|Nebraska Methodist College of Nursing & Allied Health||Private not-for-profit, 4-year or above in Omaha, NE|
|Nebraska Wesleyan University||Private not-for-profit, 4-year or above in Lincoln, NE|
|Northeast Community College||Public, 2-year in Norfolk, NE|
|Omaha School of Massage Therapy||Private for-profit, less-than-2-year in Omaha, NE|
|Peru State College||Public, 4-year or above in Peru, NE|
|Southeast Community College Area||Public, 2-year in Lincoln, NE|
|Summit Christian College||Private not-for-profit, 4-year or above in Scottsbluff, NE|
|The Creative Center||Private for-profit, 2-year in Omaha, NE|
|Union College||Private not-for-profit, 4-year or above in Lincoln, NE|
|Universal College of Healing Arts||Private for-profit, less-than-2-year in Omaha, NE|
|University of Nebraska at Kearney||Public, 4-year or above in Kearney, NE|
|University of Nebraska at Lincoln||Public, 4-year or above in Lincoln, NE|
|University of Nebraska at Omaha||Public, 4-year or above in Omaha, NE|
|University of Nebraska Medical Center||Public, 4-year or above in Omaha, NE|
|Vatterott College||Private for-profit, 4-year or above in Omaha, NE|
|Vatterott College-Spring Valley Campus||Private for-profit, 2-year in Omaha, NE|
|Wayne State College||Public, 4-year or above in Wayne, NE|
|Western Nebraska Community College||Public, 2-year in Scottsbluff, NE|
|Xenon International School of Hair Design II Inc||Private for-profit, 2-year in Ralston, NE|
|York College||Private not-for-profit, 4-year or above in York, NE|
Omaha is the largest city in the state of Nebraska in the United States. The city has 468,262 residents (U.S. Census, 2018) and forms a larger metropolitan area with around 944,000 residents.
Omaha is located in the Missouri Valley on the west bank of the Missouri River far east of Nebraska across from Council Bluffs in the state of Iowa and about 15 miles north of the mouth of the Platte River.
The name is after the words of the Omaha people ‘umaha’, ‘people upstream’.
Whites make up 73.1 percent, African Americans 13.7 percent, Asians 2.4 percent, and North American Indigenous people 0.8 percent of the population (2010). The city has had a growing population since its founding, except for reductions in the decades of 1890-1900 and 1970-1980.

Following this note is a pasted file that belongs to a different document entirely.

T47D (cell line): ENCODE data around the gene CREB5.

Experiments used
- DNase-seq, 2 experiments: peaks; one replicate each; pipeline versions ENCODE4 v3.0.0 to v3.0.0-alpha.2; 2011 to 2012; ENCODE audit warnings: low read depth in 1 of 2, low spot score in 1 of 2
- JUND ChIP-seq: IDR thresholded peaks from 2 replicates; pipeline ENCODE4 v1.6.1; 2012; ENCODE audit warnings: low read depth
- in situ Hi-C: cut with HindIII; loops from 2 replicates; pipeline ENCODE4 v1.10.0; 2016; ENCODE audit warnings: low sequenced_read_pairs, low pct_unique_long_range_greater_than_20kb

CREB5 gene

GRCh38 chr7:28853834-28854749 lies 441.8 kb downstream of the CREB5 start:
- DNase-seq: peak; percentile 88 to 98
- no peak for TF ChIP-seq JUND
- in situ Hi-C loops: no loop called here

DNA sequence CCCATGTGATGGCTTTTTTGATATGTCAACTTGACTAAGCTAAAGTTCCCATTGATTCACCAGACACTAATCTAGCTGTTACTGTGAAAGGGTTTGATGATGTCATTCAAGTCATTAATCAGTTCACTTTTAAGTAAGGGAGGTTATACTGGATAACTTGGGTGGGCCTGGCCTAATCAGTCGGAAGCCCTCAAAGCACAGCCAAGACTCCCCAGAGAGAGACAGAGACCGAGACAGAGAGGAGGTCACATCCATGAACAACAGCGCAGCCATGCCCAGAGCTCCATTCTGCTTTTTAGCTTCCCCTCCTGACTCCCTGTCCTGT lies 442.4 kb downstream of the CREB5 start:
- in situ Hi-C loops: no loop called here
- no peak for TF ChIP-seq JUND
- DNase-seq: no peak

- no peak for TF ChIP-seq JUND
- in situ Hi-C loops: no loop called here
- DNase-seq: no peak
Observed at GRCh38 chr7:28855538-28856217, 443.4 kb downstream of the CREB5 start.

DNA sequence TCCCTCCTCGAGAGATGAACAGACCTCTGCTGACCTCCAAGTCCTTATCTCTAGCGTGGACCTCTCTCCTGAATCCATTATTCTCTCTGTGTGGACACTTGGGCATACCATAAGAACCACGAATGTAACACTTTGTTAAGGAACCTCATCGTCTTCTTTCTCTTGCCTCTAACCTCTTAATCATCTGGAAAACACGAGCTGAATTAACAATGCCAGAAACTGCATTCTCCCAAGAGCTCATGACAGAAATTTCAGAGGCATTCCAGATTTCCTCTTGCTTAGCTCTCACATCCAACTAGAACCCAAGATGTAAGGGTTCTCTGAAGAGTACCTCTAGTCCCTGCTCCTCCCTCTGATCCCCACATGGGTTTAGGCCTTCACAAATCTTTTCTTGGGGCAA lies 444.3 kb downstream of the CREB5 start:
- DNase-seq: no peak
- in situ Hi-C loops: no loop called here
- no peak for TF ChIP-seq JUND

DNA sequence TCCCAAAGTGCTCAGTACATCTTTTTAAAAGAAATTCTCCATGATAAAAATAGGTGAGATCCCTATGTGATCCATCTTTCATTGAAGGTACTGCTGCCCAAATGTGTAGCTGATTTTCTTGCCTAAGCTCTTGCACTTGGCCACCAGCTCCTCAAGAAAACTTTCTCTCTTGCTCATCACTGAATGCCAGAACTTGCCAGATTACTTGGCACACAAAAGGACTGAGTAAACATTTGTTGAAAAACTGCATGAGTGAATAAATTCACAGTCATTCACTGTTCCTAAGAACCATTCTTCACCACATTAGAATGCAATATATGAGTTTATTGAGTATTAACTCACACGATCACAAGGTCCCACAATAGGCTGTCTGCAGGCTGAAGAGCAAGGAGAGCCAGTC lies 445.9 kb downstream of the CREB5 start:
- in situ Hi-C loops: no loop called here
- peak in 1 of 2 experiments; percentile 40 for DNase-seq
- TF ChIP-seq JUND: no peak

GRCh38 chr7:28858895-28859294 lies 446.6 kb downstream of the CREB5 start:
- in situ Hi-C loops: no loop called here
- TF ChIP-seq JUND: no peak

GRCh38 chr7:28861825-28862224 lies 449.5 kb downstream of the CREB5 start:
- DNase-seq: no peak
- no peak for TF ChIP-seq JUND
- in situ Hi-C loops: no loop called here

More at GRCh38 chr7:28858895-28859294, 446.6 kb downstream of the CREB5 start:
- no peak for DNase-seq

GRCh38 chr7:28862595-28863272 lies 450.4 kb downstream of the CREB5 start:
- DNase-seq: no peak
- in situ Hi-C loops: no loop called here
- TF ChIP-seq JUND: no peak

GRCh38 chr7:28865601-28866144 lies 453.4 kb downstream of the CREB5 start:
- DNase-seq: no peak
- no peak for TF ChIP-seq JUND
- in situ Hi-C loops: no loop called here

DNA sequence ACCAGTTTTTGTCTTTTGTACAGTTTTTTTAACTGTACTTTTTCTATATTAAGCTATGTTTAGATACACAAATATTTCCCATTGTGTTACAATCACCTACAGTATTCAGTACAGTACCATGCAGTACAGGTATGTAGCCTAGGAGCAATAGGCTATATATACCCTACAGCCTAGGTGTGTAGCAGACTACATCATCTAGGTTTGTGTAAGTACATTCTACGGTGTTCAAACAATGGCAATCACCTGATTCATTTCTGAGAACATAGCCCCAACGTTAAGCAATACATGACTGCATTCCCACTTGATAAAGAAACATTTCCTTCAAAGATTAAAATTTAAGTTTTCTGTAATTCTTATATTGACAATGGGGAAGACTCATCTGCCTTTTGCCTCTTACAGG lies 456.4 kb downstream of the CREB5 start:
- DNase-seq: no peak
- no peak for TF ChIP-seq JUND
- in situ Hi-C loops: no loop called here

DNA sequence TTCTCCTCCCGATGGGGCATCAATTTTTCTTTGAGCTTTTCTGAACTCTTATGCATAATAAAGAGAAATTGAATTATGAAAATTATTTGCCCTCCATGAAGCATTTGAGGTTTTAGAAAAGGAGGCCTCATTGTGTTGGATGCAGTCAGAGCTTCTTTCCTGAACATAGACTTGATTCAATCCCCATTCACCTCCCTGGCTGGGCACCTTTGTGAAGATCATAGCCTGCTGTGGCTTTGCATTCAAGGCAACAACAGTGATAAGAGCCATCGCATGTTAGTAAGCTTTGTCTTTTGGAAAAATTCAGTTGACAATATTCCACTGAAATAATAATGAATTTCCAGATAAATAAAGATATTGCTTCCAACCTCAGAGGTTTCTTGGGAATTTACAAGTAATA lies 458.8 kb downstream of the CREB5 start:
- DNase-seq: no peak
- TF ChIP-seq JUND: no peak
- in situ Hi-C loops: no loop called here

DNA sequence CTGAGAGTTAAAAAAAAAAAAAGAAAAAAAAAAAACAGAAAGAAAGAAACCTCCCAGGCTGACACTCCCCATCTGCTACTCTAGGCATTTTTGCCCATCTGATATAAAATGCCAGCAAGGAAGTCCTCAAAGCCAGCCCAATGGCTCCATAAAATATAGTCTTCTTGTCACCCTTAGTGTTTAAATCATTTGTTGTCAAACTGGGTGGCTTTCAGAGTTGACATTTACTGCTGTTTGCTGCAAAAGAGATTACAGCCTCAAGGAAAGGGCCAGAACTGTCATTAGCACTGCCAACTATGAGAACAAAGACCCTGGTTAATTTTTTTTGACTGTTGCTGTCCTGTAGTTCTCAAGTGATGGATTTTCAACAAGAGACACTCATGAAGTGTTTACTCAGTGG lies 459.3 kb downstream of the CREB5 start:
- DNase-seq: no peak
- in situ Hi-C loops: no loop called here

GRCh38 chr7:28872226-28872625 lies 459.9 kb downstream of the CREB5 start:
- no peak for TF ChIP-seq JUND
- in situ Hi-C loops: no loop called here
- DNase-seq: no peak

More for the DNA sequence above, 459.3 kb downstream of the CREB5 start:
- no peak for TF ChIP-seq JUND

Economics and culture
Omaha is one of the largest centers for the slaughter, meat packing and turnover of beef and cereal sales in the United States, but most are employed in defense (Offutt Air Force Base), health care and teaching. Banking and insurance, telecommunications, transport, construction. Tourism is of great importance. Omaha’s economy has grown significantly since the 1990s.
Omaha has three universities, including the University of Nebraska Omaha (founded 1908) and Creighton University (founded 1878) as well as several colleges.
Henry Doorly Zoo and Aquarium is one of Nebraska’s most visited landmarks. The city’s historic center includes Old Market, Lauritzen Gardens and Kenefick Park. Major theaters are the Omaha Community Playhouse, Blue Barn Theater and The Rose Theater. The 1927 Orpheum Theater is the seat of Opera Omaha. The Omaha Symphony Orchestra plays in the modern performing arts facility Holland Performing Arts Center, which opened in 2005. The city has a rich music tradition, including rhythm and blues, jazz and hip hop. The Joslyn Art Museum has large art collections and the Omaha Children’s Museum is well visited.